UCLA has purchased two new sites in Rancho Palos Verdes and San Pedro in an effort to address campus crowding and increasing student demand.

The two sites belonged to Marymount California University, a private Catholic college that shuttered in August 2022. MCU cited declining enrollment and rising costs as the reasons for closing.

The $80 million purchase marks the largest land acquisition in UCLA history. Officials say the sites can accommodate around 1,000 students and potentially house at least half of those students.

The MCU site includes a 24.5-acre main campus in Rancho Palos Verdes and an 11-acre residential site in San Pedro.

“As demand for our academic offerings continues to grow, this acquisition will allow us to expand student access in line with UC’s 2030 goals, strengthen our connections to the greater L.A. region, and deepen our institution’s research and public service impact,” said UCLA Chancellor Gene Block.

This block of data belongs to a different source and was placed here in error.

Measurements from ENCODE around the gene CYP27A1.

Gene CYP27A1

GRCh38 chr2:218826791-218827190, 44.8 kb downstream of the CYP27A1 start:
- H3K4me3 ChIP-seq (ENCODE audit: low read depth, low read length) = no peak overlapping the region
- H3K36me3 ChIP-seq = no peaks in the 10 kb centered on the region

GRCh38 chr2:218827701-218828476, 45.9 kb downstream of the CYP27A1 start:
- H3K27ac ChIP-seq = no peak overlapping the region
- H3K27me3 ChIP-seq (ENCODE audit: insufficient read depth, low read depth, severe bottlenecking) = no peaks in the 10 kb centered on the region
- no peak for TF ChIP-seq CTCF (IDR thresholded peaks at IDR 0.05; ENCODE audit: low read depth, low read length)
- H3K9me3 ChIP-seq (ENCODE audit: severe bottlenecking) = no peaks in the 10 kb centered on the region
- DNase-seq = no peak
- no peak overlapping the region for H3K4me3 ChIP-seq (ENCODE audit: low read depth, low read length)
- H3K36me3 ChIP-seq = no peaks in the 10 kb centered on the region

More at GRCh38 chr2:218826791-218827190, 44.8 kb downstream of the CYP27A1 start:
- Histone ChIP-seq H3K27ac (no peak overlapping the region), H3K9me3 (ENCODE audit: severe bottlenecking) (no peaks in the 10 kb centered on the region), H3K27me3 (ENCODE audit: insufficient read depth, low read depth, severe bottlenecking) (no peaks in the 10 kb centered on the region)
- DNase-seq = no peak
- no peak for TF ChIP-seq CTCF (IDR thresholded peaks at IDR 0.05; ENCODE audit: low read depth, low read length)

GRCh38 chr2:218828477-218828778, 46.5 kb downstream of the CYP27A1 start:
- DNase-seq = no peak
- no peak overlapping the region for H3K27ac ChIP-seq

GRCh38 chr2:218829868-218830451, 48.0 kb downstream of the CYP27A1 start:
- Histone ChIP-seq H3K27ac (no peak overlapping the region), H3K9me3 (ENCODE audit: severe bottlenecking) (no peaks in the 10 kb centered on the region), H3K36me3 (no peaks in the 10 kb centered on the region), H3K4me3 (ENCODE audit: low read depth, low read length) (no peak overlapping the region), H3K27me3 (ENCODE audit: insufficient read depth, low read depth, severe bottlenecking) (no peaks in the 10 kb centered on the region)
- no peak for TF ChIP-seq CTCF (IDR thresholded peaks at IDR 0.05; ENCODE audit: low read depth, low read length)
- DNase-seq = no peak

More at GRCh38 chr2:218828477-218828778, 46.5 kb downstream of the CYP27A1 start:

Interest in UCLA remains at an all-time high, with 2022 marking another year where the university remained the most applied-to four-year university in the nation.

The Fall 2022 semester saw around 149,700 freshman applications, a 10% rise from the previous year. The university has been eyeing plans to expand with satellite campuses, furthering its goal of adding an additional 20,000 enrollment spots by 2030.

Block says the new satellite campus could start hosting students as early as next year, but an official date has not been announced.

UCLA owns multiple properties throughout Southern California including extension learning centers and over 250 patient care facilities.

“We are grateful to have been chosen as stewards of this site and to extend the tradition of teaching and learning there,” Block said. “We are thinking deeply about how the site can best increase access to education for our students and enhance the broader community, and we’re looking forward to sharing more in the future.”

Future goals for the university include increasing summer course enrollment and expanding remote learning opportunities to expedite graduation rates.